In this way, it's not unlike the debate over the Legends jerseys.  On the one hand, it's great to honor the people who built Michigan football into what it is today.  On the other hand, today's players should have the same chance to make their numbers their own, write their own legacies.  In the last seven years, we've tried a little bit of both, and the results have been less than spectacular.  But it should not stop us again.  There are no guarantees in life.  But if we choose wisely, if we choose well, and if we can get behind a new vision, if we are patient, understanding, and hopeful, we might just have a chance to succeed.

Let us celebrate the past as a link in a chain towards a brighter tomorrow,  not one sinking toward the seabed and an anchor without purchase, drifting ever closer to the shoals of imperial decline.

"I know that was then, but it could be again."

Sunday, November 09, 2014

Kill the M00N

In 2002, the Detroit Lions, who would end up going 3-13 that year, hosted the Dallas Cowboys, who ended up going 5-11, at Ford Field in a game that ended up Lions 9, Cowboys 7.

That game was scoreless at halftime, and memorable for the fact that Filip Filipovic and John Jett combined for 19 punts between them, the first nine possessions of the game ended in punts before a Dallas fumble in the second quarter ended the streak.  Fox even put up a graphic that said "Coming up next: A Punt."  A veritable fiesta of punts. It was as ugly a football game as I have ever watched.

And then M00N (HT: @mgoshoe) arose over Evanston.  It was a bad M00N rising.

To list the offenses against football competence in this game would be to invite charges of piling on.  It was bad, we know it was bad, and in the end, the final play, with Trevor Siemian slipping on the greasy Ryan Field turf as Frank Clark bore down on him like a Stinger missile.  Michigan knew what was coming and played it perfectly, Northwestern threw scissors and Michigan didn't just bring rock, they brought boulder, only to see Siemian embed the scissors in his thigh of his own volition.  It was the imperfect capper to an imperfect game.

In the end, Michigan won.  Michigan has lost just four times to Northwestern in their last 35 meetings.  I have clear and vivid memories of each of those four losses:
2008: Fandom Endurance III
2000: A-Train Fumble
1996: We just lost to you LAST YEAR!
1995: Luther Van Dammit

The only other team that I have this precise a memory of losses to is Minnesota, and that is mostly Jug related.  If you'd like to make the argument that Michigan should be 0-3 against Northwestern over the last three years, you'd very well be on to something.  And yet, here we are.  Football is a strange game, deserving to win does not assure that you will.  Northwestern did everything they could to give this game to Michigan, and Michigan did everything they could to give the game back to Northwestern.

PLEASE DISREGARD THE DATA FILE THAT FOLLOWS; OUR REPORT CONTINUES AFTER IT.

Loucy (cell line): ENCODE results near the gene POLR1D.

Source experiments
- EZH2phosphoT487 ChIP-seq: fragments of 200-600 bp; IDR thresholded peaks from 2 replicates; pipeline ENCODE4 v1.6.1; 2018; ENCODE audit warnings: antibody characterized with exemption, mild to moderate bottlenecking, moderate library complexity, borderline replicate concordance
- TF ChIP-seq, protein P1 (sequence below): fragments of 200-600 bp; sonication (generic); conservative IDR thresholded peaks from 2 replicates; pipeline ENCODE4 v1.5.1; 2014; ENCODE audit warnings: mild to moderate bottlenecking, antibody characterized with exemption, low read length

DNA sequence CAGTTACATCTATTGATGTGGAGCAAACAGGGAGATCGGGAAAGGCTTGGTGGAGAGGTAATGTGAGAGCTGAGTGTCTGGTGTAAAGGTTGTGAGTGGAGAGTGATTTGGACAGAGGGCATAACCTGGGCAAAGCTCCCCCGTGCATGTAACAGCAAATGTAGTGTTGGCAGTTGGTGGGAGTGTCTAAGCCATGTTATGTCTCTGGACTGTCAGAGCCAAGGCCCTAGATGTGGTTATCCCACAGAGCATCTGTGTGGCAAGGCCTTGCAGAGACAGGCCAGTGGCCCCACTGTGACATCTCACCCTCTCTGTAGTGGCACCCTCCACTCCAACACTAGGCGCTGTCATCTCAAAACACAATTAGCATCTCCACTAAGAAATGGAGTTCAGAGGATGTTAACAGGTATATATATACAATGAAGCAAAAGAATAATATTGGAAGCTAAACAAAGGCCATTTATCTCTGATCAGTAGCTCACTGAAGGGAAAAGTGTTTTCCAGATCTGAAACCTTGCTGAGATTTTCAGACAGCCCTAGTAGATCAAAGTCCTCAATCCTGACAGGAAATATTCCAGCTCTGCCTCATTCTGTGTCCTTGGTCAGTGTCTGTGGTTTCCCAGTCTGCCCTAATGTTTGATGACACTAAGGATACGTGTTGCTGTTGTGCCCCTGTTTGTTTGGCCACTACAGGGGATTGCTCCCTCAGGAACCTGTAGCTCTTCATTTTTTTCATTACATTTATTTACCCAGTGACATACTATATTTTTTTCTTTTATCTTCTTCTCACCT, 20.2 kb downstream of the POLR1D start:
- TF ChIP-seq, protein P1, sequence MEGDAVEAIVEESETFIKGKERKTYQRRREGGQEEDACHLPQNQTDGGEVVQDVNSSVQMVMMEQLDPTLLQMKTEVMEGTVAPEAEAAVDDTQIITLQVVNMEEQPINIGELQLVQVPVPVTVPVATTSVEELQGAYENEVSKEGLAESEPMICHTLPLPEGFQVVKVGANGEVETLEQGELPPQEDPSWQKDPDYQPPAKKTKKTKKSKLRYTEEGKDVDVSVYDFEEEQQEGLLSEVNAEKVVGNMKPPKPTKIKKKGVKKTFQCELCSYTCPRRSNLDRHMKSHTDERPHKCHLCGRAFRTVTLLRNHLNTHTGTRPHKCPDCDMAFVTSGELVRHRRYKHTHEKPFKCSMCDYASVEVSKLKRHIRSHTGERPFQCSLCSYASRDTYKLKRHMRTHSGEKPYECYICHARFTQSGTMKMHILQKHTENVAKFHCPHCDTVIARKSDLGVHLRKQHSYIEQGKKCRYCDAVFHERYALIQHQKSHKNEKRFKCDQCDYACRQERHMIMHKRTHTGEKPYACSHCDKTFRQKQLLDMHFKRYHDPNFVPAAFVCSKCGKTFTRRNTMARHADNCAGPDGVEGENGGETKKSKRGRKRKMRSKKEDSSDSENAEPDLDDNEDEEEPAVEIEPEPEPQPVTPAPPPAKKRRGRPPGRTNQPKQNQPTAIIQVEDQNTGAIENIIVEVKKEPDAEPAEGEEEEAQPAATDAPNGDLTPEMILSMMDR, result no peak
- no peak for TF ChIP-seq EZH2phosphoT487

It was only the Michigan defense that kept this game from going rapidly south.  Jake Ryan and Frank Clark were essentially picked Michigan up time and again.  They assured that this 2014 season is now 2009 as opposed to 2008 with a chance to go to 2010.  It's not the happiest of thoughts, but at this point in the year, given everything this team has been through, let's just enjoy the ride.  Because chaos is swirling everywhere in college football, we're just a part of a giant string of random.

So another week off, another week of sitting on an Open Date with a win, and a winnable game against Maryland, and amazingly, a chance to finish third in the B1G East, where we sort of thought we might be at the start of the year.  We've got two more games, maybe three, so let's enjoy the moments, no matter how terrible they are on paper. #915

Monday, November 03, 2014

Fix the Schedule

When it comes to the Big Ten, the first job for the new athletic director should be going to the committee in charge of drawing up the football schedule and getting everyone to agree to an incredibly simple fix to a problem plaguing two of the East's biggest programs.

Currently, Michigan and Michigan State are both stuck with schedules that have them in alternate years playing two home games against their primary rivals followed by two road games. In 2014, Michigan has road games against both MSU and OSU, and MSU is at home against UM and OSU. Next year the situation is reversed, with Michigan playing MSU and OSU at home, while the Spartans have to go on the road against the Wolverines and Buckeyes.

This is vastly sub-optimal for both teams, from the standpoint of both ticket sales and overall competitive balance. Really, you want each team to play one home game and one road game against each rival. Craig and I were talking about this unfortunate situation yesterday at the Indiana game, and Craig told me he'd happened upon a ridiculously simple solution, and Indiana is the key.